Scientists have identified a gene they say is a strong candidate for involvement in premenstrual dysphoric disorder (PMDD) and other maladies associated with the natural flux in hormones during the menstrual cycle. In a paper published Monday in the Proceedings of the National Academy of Sciences, Rockefeller University researchers detail experiments in mice showing that a common human variant of the gene increases anxiety, dampens curiosity and tweaks the effects of estrogen on the brain, impairing memory. If applied in the clinic, the work could help diagnose and treat cognitive and mood disorders related to the menstrual cycle and inform treatments during menopause, such as hormone replacement therapy, researchers say.
The experiments homed in on the gene for a protein that, among other things, works with estrogen to enhance the adaptability of neurons in the hippocampus, a brain region that plays a key role in mood, cognition and memory. A change in one amino acid in this gene, called brain-derived neurotrophic factor (BDNF), creates the variant BDNF Met, which is carried by 20 to 30 percent of Caucasian women. Past research showed that it is a risk factor for psychiatric problems such as depression and bipolar disorder and is generally associated with higher anxiety and impaired memory. The Rockefeller scientists and their colleagues at Weill Cornell Medical College now show that the performance of memory tasks by mice with both the variant and the regular gene depends on where they are in their estrous cycles. It is the first time that a genotype has been shown to interact with a hormone cycle to influence a cognitive behavior, one reviewer of the paper wrote. The researchers also show that mice with the variant gene are more skittish- they spent much less time in the vulnerable center of a well-lit cage before scurrying to a corner. As a result, they spent less time exploring objects placed in their cage.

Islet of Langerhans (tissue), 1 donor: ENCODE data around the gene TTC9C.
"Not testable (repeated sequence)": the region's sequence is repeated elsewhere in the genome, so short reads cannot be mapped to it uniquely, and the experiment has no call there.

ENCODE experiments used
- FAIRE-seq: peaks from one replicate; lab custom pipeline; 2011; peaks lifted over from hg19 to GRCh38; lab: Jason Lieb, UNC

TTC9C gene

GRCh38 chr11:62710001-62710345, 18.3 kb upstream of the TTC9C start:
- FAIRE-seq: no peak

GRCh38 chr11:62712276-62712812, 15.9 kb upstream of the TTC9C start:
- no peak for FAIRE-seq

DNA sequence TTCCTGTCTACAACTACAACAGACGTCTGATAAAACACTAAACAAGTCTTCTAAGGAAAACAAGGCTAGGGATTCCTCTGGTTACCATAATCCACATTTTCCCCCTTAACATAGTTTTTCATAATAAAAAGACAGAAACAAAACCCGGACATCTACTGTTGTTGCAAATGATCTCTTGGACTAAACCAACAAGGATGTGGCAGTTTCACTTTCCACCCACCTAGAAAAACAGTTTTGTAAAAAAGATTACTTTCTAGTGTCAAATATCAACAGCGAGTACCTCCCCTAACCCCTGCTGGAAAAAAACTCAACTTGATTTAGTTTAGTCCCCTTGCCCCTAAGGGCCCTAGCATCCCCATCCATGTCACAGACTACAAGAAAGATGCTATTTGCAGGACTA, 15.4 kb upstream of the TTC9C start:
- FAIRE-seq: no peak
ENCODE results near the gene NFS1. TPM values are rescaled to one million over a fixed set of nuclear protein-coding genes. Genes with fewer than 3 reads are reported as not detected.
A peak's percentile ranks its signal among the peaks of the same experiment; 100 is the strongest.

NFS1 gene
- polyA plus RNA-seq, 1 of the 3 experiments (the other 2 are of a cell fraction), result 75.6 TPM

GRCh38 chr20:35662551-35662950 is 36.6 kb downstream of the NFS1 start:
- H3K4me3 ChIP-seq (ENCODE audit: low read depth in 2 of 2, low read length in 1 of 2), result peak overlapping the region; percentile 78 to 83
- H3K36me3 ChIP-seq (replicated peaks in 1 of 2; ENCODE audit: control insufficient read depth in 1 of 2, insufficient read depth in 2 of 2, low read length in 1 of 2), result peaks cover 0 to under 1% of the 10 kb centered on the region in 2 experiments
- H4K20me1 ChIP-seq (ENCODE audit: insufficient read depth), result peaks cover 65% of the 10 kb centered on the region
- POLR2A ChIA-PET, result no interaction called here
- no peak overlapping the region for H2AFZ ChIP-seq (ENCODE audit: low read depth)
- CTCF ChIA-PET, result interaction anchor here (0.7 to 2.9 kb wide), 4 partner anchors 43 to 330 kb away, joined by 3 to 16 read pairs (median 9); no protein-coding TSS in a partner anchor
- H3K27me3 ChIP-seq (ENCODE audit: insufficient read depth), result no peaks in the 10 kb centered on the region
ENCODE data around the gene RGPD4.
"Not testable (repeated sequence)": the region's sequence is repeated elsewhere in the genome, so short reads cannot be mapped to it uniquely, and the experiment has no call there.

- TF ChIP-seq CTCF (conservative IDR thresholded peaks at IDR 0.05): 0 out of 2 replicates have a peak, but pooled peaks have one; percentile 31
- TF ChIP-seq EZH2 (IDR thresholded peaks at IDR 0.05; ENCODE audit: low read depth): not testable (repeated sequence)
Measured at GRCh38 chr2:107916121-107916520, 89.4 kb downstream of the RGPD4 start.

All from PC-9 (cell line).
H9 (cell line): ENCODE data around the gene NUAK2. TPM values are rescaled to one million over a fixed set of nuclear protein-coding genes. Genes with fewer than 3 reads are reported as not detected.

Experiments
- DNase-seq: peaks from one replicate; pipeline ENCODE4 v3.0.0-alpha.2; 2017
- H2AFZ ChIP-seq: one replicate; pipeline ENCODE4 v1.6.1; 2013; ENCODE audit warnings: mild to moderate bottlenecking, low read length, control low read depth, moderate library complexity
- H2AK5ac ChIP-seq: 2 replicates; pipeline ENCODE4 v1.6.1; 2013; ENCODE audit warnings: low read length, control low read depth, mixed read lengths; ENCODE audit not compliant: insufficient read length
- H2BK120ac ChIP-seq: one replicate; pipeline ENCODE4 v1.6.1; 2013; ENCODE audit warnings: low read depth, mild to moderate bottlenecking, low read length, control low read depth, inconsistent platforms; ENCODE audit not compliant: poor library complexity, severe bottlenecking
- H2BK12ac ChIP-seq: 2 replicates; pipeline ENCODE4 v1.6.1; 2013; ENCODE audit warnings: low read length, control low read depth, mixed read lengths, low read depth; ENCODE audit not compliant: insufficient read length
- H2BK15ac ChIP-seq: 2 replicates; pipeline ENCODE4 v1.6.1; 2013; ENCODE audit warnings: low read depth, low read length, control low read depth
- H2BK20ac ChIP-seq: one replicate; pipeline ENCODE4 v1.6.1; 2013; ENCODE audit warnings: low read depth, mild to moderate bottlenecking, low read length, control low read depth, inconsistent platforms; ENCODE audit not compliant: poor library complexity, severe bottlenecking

"Even though the BDNF Met m
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